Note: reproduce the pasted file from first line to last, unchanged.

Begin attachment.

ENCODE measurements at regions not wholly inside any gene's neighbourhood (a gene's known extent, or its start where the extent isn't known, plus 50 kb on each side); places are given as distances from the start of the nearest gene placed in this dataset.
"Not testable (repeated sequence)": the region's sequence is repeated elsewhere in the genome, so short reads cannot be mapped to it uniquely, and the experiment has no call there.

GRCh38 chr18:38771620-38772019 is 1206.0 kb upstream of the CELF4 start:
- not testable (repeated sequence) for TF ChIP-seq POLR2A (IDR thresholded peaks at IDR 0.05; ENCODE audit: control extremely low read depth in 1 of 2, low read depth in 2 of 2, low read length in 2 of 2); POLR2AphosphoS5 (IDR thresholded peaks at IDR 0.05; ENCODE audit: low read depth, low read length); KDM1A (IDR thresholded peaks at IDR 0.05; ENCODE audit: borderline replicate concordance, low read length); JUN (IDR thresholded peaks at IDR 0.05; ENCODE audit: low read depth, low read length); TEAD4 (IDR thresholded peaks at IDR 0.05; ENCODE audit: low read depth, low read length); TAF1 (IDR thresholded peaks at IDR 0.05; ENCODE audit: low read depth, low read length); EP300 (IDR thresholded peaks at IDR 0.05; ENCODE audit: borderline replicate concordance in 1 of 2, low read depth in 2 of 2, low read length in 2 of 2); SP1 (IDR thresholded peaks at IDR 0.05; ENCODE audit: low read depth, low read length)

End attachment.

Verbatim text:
ENCODE measurements at regions not wholly inside any gene's neighbourhood (a gene's known extent, or its start where the extent isn't known, plus 50 kb on each side); places are given as distances from the start of the nearest gene placed in this dataset.
"Not testable (repeated sequence)": the region's sequence is repeated elsewhere in the genome, so short reads cannot be mapped to it uniquely, and the experiment has no call there.

GRCh38 chr18:38771620-38772019 is 1206.0 kb upstream of the CELF4 start:
- not testable (repeated sequence) for TF ChIP-seq POLR2A (IDR thresholded peaks at IDR 0.05; ENCODE audit: control extremely low read depth in 1 of 2, low read depth in 2 of 2, low read length in 2 of 2); POLR2AphosphoS5 (IDR thresholded peaks at IDR 0.05; ENCODE audit: low read depth, low read length); KDM1A (IDR thresholded peaks at IDR 0.05; ENCODE audit: borderline replicate concordance, low read length); JUN (IDR thresholded peaks at IDR 0.05; ENCODE audit: low read depth, low read length); TEAD4 (IDR thresholded peaks at IDR 0.05; ENCODE audit: low read depth, low read length); TAF1 (IDR thresholded peaks at IDR 0.05; ENCODE audit: low read depth, low read length); EP300 (IDR thresholded peaks at IDR 0.05; ENCODE audit: borderline replicate concordance in 1 of 2, low read depth in 2 of 2, low read length in 2 of 2); SP1 (IDR thresholded peaks at IDR 0.05; ENCODE audit: low read depth, low read length)